Under Section 13 of the Safety Health & Welfare at Work Act, 2005 an employee shall, while at work, ensure that they are not under the influence of an intoxicant to the extent that they may endanger their own safety or the safety of others. The definition of intoxicant in the Act, defines the term “intoxicant” as including drugs or alcohol or a combination of both. It therefore includes alcohol, prescribed drugs, over the counter medication and illegal substances.
In line with legislation, every organisation should consider drawing up a policy, and include or refer to it in its safety statement. Having an intoxicant policy in place means that employee incidents involving intoxicants, even if isolated, can be dealt with properly, and the potential difficulties of an ad hoc response avoided. The policy may or may not include testing. Where testing is part of the policy, it may include with-cause testing only or alternatively, in organisations where the risk of such problems is significantly higher, random (unannounced) testing of employees may be part of the policy.
There are differing and conflicting views on the appropriateness and efficacy of testing regimes. In some cases, it is only considered relevant to safety-critical roles and, moreover, better approached from the perspective of medical fitness to work rather than specifically related to alcohol or drugs.
There are three types of testing that can arise
- pre-employment testing
- random testing
- with-cause testing
An intoxicants policy would normally:
- define the objective of the policy
- clearly define what constitutes a serious breach under the policy
- describe how decisions will be reached in suspected cases of intoxicants use, if testing is not utilised
- indicate the disciplinary action that will be taken
- outline the assistance for addiction
- apply to everyone within the organisation
- define searching policy and limitations (if applicable)
- outline the company approach to reporting of possession of illicit drugs and disciplinary action.
Ibec has produced further guidance on developing an intoxicants policy and testing for intoxicants in the workplace which is available to members below. In addition the HSA has produced a set of FAQ's relating to Intoxicants in the Workplace.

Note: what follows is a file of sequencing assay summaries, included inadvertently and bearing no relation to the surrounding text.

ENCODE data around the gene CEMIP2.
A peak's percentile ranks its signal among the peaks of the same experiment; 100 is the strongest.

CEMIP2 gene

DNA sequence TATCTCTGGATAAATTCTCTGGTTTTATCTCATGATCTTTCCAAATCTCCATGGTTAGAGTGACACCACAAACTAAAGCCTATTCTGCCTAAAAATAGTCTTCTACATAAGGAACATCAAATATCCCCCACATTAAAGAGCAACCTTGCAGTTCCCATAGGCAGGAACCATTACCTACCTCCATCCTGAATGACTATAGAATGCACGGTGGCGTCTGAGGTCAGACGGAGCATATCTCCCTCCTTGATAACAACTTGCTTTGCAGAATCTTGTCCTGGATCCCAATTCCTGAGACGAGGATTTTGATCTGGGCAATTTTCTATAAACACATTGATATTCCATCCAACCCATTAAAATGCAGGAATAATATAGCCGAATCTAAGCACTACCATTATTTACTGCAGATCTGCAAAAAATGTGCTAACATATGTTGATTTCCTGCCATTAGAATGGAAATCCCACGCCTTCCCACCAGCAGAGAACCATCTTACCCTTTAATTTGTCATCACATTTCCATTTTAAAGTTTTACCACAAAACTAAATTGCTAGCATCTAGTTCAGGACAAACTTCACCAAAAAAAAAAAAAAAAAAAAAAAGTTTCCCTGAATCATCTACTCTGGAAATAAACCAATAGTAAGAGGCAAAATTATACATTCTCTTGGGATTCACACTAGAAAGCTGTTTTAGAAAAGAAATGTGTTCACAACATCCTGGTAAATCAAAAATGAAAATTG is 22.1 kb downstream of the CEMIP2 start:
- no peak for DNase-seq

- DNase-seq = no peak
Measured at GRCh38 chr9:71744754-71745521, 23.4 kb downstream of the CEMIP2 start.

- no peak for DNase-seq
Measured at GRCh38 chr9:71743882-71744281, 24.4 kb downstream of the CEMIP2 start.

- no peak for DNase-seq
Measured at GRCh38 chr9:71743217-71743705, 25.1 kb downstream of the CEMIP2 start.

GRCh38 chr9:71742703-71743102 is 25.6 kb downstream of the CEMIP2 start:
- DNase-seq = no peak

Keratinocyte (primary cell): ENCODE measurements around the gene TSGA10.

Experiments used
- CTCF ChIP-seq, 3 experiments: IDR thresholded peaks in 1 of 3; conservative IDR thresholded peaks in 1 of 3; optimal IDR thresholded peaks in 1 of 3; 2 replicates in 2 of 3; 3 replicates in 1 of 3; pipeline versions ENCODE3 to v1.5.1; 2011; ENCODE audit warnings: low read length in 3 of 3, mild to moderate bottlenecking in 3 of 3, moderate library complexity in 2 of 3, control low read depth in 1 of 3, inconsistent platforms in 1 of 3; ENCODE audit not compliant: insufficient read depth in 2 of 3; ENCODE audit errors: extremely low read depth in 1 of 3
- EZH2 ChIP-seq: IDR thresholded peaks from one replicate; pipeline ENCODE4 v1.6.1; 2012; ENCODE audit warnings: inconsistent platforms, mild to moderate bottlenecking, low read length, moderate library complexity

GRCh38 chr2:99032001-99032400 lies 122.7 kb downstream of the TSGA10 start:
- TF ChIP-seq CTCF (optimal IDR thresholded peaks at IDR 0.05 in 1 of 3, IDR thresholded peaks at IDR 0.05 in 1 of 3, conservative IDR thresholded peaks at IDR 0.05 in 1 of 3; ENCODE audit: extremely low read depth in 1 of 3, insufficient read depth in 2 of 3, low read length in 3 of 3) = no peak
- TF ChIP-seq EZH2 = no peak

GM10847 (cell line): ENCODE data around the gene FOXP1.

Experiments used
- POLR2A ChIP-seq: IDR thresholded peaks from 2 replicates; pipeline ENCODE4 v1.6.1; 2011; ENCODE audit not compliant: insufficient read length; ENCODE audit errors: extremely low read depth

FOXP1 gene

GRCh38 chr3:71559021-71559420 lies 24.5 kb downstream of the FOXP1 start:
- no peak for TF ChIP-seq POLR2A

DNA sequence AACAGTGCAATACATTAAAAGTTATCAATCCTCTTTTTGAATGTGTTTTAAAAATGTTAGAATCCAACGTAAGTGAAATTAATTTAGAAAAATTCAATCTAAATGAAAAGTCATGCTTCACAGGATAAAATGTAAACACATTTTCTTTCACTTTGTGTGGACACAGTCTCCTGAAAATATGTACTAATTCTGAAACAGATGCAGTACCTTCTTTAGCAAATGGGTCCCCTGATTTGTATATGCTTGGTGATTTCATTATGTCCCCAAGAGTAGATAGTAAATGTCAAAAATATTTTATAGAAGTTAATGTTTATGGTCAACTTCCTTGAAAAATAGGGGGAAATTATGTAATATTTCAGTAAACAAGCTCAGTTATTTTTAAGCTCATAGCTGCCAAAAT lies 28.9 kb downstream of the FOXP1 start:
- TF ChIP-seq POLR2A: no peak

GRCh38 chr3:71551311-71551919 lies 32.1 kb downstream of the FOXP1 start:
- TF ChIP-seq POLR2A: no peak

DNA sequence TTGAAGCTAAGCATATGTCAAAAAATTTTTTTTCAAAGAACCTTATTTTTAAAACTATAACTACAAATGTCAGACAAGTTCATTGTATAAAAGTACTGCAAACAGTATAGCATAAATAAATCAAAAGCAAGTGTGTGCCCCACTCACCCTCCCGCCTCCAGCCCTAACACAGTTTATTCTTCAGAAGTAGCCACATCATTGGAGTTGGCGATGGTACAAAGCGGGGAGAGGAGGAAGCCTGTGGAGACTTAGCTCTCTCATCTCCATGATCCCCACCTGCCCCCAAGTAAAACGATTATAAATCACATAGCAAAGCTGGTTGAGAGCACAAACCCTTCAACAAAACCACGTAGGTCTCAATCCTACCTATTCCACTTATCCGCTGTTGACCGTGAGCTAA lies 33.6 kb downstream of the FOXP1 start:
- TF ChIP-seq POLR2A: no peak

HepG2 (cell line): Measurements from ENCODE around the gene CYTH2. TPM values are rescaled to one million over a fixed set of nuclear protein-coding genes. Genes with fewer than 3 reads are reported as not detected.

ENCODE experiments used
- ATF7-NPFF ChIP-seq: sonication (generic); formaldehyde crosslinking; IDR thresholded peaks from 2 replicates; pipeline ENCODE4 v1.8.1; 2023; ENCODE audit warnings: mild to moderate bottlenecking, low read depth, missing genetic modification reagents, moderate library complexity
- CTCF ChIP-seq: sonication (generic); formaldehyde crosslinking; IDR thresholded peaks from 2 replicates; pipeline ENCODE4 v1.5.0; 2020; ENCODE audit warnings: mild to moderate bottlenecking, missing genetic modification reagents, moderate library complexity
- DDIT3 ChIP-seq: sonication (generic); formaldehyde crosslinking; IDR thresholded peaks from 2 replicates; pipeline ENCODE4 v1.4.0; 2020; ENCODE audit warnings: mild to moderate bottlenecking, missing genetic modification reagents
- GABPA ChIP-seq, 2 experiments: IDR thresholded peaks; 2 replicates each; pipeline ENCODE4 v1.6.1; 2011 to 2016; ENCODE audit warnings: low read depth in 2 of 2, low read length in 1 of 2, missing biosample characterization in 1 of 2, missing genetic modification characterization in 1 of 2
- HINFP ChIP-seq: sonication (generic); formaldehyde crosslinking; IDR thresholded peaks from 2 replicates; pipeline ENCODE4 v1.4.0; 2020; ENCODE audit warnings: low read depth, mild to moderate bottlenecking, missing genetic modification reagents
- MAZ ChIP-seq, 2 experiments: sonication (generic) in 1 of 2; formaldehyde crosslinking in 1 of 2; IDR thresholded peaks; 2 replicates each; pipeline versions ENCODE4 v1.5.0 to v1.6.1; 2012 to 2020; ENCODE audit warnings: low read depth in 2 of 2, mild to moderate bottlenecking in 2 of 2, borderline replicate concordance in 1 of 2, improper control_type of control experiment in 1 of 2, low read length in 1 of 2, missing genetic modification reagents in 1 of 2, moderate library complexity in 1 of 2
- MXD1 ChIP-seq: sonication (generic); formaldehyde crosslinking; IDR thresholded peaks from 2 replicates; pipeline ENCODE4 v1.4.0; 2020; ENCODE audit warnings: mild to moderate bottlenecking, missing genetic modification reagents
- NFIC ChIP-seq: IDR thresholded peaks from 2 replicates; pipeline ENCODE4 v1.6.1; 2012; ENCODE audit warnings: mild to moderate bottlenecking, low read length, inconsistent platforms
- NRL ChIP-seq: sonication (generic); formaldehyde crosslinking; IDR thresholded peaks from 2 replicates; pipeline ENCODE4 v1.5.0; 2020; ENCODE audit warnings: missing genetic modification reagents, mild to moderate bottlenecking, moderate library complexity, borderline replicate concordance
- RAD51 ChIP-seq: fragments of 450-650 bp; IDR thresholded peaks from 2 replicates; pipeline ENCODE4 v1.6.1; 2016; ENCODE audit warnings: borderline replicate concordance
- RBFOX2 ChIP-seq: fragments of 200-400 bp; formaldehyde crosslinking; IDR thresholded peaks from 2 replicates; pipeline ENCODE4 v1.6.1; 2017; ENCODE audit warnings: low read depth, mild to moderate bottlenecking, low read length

Guideline on Intoxicants in the Workplace
09/06/2016 - This guideline aims to provide employers with information and guidance on how to address the misuse of intoxicants (more commonly referred to as alcohol and drugs). Of necessity, this is a general guide and will serve as a reference document. Member organisations requiring more information should contact their Ibec executive for advice.This guideline includes a sample intoxicant/alcohol and drug policy that may be adapted by the employer to suit their particular circumstances.The development of an alcohol and drug policy by an employer should be undertaken in co-operation with the employees.
Drug & alcohol testing in the workplace
09/12/2013 - When published in 2005, the Safety, Health & Welfare at Work Act made provision to oblige certain employees, "as may be prescribed" by regulations, to submit to an appropriate and reasonable test for intoxicants. The Health and Safety Authority having consulted with the social partners and other interest groups have decided that they do not intend for the foreseeable future to publish regulations to enforce this provision in the Act. Currently the testing requirement only affects safety critical situations on a sector basis and is prescribed for in other legislation. If your organisation conducts drugs and alcohol tests, it is important that it has a policy in place. This policy should be agreed by all parties involved.